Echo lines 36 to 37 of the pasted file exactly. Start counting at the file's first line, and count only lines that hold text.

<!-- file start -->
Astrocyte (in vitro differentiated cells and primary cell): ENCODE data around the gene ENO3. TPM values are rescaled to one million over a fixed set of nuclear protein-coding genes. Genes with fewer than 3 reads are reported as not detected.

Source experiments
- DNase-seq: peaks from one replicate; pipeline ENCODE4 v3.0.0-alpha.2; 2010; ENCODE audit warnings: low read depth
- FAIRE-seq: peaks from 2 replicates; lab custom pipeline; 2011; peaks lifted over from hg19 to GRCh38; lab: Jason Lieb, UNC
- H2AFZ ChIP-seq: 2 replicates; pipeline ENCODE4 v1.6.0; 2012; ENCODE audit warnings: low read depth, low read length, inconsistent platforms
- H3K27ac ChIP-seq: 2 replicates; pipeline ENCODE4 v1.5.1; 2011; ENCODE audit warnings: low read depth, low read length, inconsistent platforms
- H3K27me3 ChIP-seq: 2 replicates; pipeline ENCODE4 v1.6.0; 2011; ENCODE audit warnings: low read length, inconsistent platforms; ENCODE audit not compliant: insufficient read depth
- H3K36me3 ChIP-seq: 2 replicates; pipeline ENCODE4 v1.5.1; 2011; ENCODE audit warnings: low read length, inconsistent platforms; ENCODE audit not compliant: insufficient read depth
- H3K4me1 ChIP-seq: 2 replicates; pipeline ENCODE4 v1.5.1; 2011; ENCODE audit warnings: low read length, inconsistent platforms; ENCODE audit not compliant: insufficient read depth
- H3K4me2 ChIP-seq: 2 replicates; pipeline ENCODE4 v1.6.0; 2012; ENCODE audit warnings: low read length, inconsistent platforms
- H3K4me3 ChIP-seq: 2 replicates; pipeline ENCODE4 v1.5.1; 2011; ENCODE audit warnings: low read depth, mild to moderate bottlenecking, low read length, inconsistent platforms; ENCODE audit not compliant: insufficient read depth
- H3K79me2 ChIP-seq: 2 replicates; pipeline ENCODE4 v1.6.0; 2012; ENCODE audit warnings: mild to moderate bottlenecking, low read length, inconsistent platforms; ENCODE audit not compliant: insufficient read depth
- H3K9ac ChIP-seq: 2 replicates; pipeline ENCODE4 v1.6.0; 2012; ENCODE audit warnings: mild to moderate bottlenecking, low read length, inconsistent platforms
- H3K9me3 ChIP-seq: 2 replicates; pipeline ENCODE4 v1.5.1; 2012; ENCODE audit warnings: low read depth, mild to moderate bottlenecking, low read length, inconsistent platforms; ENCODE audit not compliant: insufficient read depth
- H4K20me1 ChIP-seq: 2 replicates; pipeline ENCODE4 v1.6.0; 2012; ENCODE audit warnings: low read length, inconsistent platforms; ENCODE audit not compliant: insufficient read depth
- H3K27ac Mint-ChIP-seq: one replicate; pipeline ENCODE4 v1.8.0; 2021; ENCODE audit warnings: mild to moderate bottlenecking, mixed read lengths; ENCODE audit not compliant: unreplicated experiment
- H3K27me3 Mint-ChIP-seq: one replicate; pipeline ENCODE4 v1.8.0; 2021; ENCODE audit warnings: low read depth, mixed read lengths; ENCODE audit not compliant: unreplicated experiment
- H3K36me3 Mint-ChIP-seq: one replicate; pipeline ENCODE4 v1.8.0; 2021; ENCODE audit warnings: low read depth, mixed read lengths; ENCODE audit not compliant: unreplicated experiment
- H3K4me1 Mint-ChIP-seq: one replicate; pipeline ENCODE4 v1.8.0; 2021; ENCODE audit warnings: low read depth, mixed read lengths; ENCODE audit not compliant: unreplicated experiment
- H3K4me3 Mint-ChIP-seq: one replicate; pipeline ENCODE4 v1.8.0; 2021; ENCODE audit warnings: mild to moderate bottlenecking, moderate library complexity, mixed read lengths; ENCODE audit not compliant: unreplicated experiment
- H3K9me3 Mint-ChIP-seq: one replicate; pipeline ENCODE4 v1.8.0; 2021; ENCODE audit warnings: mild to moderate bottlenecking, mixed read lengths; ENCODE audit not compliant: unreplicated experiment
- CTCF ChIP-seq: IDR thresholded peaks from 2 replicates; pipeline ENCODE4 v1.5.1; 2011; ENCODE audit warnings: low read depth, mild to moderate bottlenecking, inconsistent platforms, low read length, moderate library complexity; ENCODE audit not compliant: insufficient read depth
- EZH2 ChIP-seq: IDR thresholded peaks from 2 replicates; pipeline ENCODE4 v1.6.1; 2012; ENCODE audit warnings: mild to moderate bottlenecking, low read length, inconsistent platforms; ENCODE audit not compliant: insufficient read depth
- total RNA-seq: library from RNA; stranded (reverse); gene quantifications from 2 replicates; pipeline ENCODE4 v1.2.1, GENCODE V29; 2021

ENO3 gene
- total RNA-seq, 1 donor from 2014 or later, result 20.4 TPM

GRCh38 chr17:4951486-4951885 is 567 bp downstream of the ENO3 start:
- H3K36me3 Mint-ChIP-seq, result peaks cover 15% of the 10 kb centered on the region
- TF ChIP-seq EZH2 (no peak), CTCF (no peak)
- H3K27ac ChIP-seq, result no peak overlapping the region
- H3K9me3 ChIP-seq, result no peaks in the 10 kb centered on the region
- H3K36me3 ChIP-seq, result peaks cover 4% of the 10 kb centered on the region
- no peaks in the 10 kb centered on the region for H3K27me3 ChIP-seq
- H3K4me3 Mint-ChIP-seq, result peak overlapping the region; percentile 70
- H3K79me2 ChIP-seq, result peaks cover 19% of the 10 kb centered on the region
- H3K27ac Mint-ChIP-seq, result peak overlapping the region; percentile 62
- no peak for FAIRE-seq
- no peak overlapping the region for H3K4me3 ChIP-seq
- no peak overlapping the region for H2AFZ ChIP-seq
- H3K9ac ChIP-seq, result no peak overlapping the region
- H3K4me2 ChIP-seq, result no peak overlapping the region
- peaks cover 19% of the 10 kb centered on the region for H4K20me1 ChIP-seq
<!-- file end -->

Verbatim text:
- H3K27ac Mint-ChIP-seq, result peak overlapping the region; percentile 62
- no peak for FAIRE-seq